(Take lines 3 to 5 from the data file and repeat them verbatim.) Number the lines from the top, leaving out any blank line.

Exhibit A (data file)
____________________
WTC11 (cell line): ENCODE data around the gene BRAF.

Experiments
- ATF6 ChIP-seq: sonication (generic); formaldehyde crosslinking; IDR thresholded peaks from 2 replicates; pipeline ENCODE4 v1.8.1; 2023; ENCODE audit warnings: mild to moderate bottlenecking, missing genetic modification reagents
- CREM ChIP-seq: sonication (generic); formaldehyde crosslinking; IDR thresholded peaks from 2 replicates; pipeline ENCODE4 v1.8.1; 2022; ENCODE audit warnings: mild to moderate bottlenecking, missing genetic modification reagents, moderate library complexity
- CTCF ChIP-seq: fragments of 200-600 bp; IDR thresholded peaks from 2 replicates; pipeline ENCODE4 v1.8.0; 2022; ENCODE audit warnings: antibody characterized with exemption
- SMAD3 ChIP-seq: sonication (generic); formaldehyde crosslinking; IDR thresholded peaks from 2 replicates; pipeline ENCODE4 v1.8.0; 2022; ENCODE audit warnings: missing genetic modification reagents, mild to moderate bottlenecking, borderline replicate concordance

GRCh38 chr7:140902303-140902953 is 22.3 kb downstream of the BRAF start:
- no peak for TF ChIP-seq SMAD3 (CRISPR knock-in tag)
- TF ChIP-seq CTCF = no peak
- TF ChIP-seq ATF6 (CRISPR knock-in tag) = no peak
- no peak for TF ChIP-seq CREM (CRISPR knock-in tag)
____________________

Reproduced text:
- ATF6 ChIP-seq: sonication (generic); formaldehyde crosslinking; IDR thresholded peaks from 2 replicates; pipeline ENCODE4 v1.8.1; 2023; ENCODE audit warnings: mild to moderate bottlenecking, missing genetic modification reagents
- CREM ChIP-seq: sonication (generic); formaldehyde crosslinking; IDR thresholded peaks from 2 replicates; pipeline ENCODE4 v1.8.1; 2022; ENCODE audit warnings: mild to moderate bottlenecking, missing genetic modification reagents, moderate library complexity
- CTCF ChIP-seq: fragments of 200-600 bp; IDR thresholded peaks from 2 replicates; pipeline ENCODE4 v1.8.0; 2022; ENCODE audit warnings: antibody characterized with exemption